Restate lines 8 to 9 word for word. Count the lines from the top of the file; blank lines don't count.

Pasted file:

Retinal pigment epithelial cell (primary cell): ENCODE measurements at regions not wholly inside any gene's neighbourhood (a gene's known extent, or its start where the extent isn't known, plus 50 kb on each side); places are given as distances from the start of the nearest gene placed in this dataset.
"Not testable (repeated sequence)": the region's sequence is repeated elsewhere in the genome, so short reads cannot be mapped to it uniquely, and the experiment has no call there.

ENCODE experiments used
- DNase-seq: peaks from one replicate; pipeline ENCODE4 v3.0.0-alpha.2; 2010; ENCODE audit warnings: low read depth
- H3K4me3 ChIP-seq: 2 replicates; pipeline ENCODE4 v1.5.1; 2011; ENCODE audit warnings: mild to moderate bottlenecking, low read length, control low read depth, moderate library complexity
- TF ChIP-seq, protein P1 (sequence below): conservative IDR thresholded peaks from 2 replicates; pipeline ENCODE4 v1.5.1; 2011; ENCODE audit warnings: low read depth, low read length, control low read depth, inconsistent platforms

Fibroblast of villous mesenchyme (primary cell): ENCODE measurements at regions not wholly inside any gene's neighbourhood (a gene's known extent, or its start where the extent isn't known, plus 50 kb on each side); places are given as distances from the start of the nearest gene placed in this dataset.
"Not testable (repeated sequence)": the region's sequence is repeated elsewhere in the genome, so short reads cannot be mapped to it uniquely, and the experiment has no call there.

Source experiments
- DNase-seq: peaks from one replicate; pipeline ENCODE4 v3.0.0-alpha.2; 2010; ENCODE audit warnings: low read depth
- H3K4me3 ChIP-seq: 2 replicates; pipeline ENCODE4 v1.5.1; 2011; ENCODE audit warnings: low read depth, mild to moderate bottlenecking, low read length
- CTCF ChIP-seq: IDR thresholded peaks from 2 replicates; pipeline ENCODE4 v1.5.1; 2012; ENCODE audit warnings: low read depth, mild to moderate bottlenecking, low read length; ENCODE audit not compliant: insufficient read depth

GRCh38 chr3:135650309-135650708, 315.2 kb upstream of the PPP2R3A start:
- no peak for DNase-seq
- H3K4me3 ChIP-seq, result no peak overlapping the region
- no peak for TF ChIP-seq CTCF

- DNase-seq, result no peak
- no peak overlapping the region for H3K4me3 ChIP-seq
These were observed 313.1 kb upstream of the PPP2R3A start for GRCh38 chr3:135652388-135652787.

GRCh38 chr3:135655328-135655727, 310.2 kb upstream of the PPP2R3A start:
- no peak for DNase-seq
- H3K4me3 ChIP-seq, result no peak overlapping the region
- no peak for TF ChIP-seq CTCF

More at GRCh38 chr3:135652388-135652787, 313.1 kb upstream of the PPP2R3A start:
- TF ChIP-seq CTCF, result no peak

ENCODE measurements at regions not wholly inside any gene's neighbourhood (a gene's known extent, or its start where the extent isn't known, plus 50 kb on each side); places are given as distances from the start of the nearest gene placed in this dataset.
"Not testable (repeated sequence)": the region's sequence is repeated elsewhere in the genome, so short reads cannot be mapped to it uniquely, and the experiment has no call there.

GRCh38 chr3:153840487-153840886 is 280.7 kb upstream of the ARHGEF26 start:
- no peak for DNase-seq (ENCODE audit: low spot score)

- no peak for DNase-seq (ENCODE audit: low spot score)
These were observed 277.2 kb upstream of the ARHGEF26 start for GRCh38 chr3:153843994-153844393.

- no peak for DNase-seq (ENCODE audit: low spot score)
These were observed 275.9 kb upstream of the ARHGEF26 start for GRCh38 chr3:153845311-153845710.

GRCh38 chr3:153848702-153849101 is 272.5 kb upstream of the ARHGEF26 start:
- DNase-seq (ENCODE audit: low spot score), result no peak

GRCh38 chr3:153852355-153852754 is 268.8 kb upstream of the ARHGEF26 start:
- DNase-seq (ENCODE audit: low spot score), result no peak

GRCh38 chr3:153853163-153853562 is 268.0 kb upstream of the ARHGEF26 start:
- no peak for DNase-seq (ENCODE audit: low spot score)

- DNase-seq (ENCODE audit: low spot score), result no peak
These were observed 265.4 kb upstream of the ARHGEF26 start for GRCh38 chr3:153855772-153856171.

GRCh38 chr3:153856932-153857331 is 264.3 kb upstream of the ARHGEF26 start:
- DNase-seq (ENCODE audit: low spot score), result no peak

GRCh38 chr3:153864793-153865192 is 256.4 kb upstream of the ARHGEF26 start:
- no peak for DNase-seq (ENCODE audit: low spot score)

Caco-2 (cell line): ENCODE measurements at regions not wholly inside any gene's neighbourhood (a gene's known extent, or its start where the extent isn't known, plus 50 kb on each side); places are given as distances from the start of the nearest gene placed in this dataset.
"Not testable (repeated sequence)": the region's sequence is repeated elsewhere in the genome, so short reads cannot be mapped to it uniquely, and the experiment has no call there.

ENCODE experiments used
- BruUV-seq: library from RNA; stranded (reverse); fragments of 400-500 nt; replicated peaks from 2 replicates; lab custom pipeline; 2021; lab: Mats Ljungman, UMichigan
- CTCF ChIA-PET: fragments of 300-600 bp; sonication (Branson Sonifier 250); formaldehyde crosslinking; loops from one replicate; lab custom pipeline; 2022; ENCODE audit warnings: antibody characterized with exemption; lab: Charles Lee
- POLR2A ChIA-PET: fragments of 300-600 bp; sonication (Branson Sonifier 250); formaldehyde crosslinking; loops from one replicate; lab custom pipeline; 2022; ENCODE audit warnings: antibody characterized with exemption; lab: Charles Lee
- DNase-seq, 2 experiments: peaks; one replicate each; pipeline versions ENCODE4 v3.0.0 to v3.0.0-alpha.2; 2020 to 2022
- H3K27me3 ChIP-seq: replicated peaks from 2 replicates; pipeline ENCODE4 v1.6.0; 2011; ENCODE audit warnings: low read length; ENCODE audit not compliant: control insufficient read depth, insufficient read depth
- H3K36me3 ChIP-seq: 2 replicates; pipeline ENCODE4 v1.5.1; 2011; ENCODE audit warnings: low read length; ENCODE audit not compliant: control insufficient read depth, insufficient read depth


"Not testable (repeated sequence)": the region's sequence is repeated elsewhere in the genome, so short reads cannot be mapped to it uniquely, and the experiment has no call there.

Source experiments